Armin Hofmann in Color

Posted inThe Daily Heller
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Armin Hofmann—Color (Armin Hofmann—Farbe) is an exhibition, or rather “a project,” by Fabienne Ruppen and Christof Nüssli that opens Wednesday, August 29, starting precisely at 6 p.m., and continues from August 30–September 28 at Galerie Susanna Kulli in Zürich.

Until now, attention to the Swiss graphic design pioneer Armin Hofmann’s oeuvre has focused on his posters, which are largely in black and white. This exhibition provides the first in-depth look at his intense engagement with color. Its centerpiece is a portfolio of silkscreen prints that is unique in Hofmann’s oeuvre. The silkscreen portfolio is complemented by writings and sketches from Hofmann’s private archive, and problems he assigned in his classes. Recollections of four of his former students—Philip Burton, April Greiman, Aki Nurosi, and Moritz Zwimpfer—open up new perspectives on Hofmann’s interest with issues of color. Here is more from the project leaders:

Each of the twelve plates in the portfolio, created between 1989 and 1999, shows four triangles arranged in a square. By eliminating light-dark contrasts, Hofmann was able to focus on color as such and the contrasts specific to it — cold–warm and luminous–dull, as well as contrasts in hue and quantity. As Hofmann emphasizes, the twelve plates should not be regarded as final results; they are guideposts in a process, and their order is variable. The reduction to a single problem held constant led him to a more nuanced vision and a growing awareness of the sensual qualities of color: “When you work in this manner, you become ever more refined, more sensitive.”

Hofmann sought to raise his students’ understanding of the effects of color. This was not an authoritative system of color; rather, he sought to reconcile the individual qualities in color perception. Of particular interest in connection with the silkscreen portfolio, which Hofmann describes as “a sort of account of my pedagogical activities,” is a problem he assigned in a class in 1984.

Art for public spaces was the only field of his practice in which Hofmann used color as a defining artistic element. As in the silkscreen portfolio and in his classes on color, the study of the relativity of chromatic values was central. The critical examination of the role of the mark in its context pervades Hofmann’s entire oeuvre. The engagement with color added another layer to this complex issue and may be seen as bringing further nuance and elaboration to his teaching of form.

I asked Christof Nüssli to talk more about the project and what he learned from Hofmann that made his relationship an exceptional experience.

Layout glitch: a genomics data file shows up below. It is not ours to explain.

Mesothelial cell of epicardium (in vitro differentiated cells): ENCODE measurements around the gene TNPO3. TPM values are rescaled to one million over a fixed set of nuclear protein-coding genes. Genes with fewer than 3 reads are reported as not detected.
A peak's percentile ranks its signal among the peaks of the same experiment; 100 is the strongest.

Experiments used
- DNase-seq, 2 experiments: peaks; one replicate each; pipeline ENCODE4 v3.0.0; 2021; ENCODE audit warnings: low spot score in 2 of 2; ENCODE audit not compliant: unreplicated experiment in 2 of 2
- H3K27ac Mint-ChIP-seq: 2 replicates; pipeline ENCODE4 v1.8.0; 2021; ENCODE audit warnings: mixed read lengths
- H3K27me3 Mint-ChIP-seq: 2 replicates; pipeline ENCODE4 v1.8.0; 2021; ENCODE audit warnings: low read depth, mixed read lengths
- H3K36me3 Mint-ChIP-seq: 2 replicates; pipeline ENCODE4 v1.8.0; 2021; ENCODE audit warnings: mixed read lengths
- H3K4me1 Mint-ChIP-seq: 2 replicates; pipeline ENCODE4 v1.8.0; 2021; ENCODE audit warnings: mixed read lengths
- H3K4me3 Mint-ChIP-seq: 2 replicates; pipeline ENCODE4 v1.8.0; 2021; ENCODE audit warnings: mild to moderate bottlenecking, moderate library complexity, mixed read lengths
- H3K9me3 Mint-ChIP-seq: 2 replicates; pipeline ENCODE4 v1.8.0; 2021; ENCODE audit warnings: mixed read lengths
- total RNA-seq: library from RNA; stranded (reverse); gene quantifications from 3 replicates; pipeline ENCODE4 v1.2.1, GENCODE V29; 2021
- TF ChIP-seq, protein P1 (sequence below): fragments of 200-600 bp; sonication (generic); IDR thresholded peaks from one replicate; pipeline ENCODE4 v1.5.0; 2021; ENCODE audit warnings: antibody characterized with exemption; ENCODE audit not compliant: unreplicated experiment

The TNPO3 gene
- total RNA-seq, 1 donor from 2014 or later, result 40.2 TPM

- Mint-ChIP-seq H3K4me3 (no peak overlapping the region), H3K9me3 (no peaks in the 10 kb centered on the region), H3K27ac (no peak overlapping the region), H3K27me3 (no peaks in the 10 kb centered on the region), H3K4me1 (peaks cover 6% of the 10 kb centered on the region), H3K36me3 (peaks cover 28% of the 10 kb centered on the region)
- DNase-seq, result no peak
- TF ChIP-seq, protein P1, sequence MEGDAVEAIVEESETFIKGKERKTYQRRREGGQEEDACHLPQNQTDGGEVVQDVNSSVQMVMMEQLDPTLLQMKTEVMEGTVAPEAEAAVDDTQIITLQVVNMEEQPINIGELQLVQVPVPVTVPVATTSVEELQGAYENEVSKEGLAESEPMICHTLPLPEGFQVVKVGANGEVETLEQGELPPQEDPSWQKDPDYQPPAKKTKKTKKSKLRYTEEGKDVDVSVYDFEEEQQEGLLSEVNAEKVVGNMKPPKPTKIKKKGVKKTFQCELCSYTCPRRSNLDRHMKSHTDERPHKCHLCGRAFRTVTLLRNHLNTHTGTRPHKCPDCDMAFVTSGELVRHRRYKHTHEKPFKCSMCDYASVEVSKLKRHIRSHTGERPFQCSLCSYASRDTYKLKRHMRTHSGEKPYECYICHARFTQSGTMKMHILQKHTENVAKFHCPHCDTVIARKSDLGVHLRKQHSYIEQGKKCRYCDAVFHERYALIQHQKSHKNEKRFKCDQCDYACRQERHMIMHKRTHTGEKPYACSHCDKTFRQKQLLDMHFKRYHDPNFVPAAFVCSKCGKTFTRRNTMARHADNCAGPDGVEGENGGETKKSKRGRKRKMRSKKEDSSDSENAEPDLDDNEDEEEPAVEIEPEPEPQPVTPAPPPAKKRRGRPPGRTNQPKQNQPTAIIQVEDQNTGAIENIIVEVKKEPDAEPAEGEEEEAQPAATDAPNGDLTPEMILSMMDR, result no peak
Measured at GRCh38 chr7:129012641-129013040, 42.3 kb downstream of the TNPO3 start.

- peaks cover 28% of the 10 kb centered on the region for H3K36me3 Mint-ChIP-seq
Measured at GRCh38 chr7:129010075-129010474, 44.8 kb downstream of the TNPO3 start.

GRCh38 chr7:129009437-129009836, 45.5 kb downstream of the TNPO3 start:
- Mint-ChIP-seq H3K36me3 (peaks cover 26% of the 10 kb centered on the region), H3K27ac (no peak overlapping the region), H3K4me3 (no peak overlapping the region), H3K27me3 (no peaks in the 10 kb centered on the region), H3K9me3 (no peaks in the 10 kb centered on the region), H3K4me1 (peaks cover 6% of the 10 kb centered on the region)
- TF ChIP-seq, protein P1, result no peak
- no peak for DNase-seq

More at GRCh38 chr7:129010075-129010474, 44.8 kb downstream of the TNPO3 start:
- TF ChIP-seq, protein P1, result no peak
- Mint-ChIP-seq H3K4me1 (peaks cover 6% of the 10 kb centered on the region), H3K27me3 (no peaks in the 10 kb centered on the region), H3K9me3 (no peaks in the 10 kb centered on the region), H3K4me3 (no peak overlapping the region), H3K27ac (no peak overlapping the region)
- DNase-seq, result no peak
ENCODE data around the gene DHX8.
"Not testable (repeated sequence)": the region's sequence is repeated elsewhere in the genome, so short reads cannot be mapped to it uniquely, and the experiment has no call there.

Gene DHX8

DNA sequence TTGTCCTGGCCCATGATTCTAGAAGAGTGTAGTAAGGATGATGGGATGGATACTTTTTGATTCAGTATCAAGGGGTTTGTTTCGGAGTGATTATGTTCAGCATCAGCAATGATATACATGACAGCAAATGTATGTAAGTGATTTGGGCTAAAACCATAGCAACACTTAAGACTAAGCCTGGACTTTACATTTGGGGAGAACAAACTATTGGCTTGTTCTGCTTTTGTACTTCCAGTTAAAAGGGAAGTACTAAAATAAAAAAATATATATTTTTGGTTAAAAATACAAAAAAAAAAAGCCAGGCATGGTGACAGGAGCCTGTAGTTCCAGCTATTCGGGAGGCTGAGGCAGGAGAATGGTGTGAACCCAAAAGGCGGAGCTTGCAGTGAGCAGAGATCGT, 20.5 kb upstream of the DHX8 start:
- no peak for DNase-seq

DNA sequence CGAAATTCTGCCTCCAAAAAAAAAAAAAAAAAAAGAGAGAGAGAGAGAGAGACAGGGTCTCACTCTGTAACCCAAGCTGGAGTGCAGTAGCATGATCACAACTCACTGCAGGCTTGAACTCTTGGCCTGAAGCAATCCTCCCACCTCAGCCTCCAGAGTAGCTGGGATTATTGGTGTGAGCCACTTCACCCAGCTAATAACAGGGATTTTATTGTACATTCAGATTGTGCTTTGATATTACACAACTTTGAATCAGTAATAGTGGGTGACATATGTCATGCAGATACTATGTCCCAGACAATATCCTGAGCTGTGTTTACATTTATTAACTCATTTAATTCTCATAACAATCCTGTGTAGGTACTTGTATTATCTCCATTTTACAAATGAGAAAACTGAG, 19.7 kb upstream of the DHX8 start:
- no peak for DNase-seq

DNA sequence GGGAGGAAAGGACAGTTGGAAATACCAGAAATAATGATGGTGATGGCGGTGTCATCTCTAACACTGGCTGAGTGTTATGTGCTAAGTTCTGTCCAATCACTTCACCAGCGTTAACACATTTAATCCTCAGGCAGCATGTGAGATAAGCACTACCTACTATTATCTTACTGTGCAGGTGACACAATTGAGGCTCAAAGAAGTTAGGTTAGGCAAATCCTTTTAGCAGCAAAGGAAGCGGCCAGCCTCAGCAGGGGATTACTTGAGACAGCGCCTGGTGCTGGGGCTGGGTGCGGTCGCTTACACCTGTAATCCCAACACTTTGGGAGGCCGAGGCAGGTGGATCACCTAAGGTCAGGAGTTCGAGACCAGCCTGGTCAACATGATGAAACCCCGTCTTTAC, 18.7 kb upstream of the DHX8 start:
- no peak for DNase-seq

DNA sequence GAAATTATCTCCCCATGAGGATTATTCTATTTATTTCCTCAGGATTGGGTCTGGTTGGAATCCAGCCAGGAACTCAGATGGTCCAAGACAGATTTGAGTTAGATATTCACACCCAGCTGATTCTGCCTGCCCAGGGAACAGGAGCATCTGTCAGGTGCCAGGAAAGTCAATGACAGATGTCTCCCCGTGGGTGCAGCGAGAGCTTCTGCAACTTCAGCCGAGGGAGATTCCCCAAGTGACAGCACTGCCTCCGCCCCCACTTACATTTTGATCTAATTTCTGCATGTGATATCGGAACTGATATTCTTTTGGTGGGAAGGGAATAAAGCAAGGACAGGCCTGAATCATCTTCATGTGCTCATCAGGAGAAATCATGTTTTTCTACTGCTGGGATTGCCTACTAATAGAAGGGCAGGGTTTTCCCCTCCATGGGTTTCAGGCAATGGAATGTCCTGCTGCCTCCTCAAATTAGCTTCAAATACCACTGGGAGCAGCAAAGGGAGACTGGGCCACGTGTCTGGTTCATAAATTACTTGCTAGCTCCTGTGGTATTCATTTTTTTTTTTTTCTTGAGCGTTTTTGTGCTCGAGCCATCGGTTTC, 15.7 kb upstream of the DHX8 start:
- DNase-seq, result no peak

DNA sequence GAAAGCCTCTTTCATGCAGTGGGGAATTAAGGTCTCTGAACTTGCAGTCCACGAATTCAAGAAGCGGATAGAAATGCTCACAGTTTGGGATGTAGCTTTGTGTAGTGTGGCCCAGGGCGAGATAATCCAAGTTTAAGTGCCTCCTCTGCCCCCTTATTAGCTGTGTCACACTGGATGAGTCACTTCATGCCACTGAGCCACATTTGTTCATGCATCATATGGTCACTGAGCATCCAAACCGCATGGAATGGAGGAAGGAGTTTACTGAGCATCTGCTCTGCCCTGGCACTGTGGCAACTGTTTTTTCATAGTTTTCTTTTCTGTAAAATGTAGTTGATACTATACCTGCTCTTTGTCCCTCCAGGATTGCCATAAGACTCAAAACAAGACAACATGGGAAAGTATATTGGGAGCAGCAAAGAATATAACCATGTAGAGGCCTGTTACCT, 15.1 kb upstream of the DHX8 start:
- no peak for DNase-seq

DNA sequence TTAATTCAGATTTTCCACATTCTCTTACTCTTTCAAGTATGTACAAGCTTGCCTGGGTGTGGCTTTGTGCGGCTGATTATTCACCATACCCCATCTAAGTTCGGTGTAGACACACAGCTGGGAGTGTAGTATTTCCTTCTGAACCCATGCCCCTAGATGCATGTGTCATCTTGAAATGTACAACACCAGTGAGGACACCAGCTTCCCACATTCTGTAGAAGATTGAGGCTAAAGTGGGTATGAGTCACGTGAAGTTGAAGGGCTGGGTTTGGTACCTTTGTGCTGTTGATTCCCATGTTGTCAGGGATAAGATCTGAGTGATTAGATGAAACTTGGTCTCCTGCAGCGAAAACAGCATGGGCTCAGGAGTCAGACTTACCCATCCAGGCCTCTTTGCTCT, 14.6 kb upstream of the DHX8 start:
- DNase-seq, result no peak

How did this exhibition come to be?

I did work on the inventory of Armin Hofmann’s private archive where I found the silkscreen portfolio that is unique in Armin’s oeuvre. It quickly became clear that the aspect of color in Armin’s work and teaching has never been shown in a wider context and that there is a big lack of knowledge. With the exhibition, Fabienne Ruppen and I want to make works, sketches, and writing of Armin’s that is connected to this issue accessible to public. We had two interviews with Armin about color, specifically about the silkscreen portfolio and the art for public spaces.

Where you and Fabienne students of Armin?

Fabienne is an art historian and doctoral candidate at the Univerisity of Zurich. I was once a student of Matthias Hofmann (Armin’s son) in Zurich. I’m studying now at Werkplaats Typografie in the Netherlands. We are both in our mid-20s and therefore way too young to be Armin’s students.

What would you say is Armin’s most significant contribution to design?

We all know that he made some of the best posters in the 20th century. But he was not only an outstanding designer. He was in the same way or even more a teacher who influenced generations of designers. Armin Hofmann was a teacher in everything he did. All his posters, art-for-public-space projects, and other design works address a certain question to the beholder and activate his individual perception and thinking. Armin believed in reduction of form and instruments, always appropriate to the content of an assignment, resisting any dogma.

Is Armin still actively working?

Armin is 93 years old and he’s not working anymore.

Will he attend the opening?

Because of his age and his health he can’t be at the opening, but his wife and son will probably be there.

.For more on Swiss design, download Katherine McCoy MP3 presentation Swiss in America at